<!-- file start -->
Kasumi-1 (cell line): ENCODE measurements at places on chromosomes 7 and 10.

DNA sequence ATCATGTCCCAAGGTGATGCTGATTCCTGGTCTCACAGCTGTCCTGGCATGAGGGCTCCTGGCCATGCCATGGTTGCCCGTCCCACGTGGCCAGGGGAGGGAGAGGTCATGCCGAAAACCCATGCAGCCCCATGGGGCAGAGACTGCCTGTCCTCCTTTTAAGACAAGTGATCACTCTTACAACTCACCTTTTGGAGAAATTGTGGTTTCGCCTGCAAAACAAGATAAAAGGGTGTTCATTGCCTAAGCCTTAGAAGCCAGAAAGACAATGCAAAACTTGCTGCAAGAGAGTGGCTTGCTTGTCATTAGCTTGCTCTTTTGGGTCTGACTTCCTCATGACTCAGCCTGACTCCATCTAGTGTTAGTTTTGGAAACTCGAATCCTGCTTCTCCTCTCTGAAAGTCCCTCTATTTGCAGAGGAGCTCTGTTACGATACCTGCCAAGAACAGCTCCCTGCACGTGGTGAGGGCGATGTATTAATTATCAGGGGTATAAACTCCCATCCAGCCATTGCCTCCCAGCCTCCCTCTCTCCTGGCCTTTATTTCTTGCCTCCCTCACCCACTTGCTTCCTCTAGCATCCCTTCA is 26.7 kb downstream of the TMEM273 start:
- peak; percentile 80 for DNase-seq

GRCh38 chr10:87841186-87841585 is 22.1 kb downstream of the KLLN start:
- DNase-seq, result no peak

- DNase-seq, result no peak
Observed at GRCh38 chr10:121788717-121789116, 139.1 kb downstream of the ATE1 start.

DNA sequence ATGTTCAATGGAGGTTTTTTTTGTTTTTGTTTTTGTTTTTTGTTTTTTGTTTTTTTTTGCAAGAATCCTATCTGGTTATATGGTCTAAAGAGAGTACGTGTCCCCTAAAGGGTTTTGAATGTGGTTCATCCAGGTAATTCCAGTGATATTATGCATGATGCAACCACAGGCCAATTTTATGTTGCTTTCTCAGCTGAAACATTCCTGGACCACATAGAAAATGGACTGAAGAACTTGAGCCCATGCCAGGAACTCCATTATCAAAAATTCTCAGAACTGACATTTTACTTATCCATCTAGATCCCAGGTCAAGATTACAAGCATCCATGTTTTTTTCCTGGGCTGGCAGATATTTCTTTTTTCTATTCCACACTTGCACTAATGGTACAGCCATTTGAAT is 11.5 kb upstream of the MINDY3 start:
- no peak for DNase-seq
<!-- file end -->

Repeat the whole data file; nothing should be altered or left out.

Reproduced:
Kasumi-1 (cell line): ENCODE measurements at places on chromosomes 7 and 10.

DNA sequence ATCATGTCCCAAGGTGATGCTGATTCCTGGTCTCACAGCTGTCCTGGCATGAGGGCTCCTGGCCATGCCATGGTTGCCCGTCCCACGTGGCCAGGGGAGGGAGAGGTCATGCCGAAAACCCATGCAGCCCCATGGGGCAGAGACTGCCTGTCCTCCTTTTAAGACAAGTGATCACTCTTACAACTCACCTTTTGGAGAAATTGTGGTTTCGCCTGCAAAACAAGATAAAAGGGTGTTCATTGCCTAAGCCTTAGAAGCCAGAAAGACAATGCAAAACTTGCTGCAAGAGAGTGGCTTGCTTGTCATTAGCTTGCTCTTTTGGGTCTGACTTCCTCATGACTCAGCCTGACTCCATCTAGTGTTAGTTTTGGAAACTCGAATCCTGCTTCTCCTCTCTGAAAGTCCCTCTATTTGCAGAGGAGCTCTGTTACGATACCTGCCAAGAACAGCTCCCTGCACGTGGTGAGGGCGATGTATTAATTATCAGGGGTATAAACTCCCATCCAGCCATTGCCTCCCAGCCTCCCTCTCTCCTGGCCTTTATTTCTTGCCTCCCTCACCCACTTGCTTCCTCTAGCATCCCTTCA is 26.7 kb downstream of the TMEM273 start:
- peak; percentile 80 for DNase-seq

GRCh38 chr10:87841186-87841585 is 22.1 kb downstream of the KLLN start:
- DNase-seq, result no peak

- DNase-seq, result no peak
Observed at GRCh38 chr10:121788717-121789116, 139.1 kb downstream of the ATE1 start.

DNA sequence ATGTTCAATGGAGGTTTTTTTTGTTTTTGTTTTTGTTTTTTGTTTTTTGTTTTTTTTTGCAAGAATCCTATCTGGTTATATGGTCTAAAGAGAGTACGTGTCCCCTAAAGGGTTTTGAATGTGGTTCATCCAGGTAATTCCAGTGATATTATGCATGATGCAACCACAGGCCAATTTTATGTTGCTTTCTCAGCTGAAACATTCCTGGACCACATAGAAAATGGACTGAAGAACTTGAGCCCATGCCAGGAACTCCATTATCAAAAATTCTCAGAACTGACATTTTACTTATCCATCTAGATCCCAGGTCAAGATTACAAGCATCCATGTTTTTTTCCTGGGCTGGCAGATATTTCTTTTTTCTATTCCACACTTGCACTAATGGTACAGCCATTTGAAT is 11.5 kb upstream of the MINDY3 start:
- no peak for DNase-seq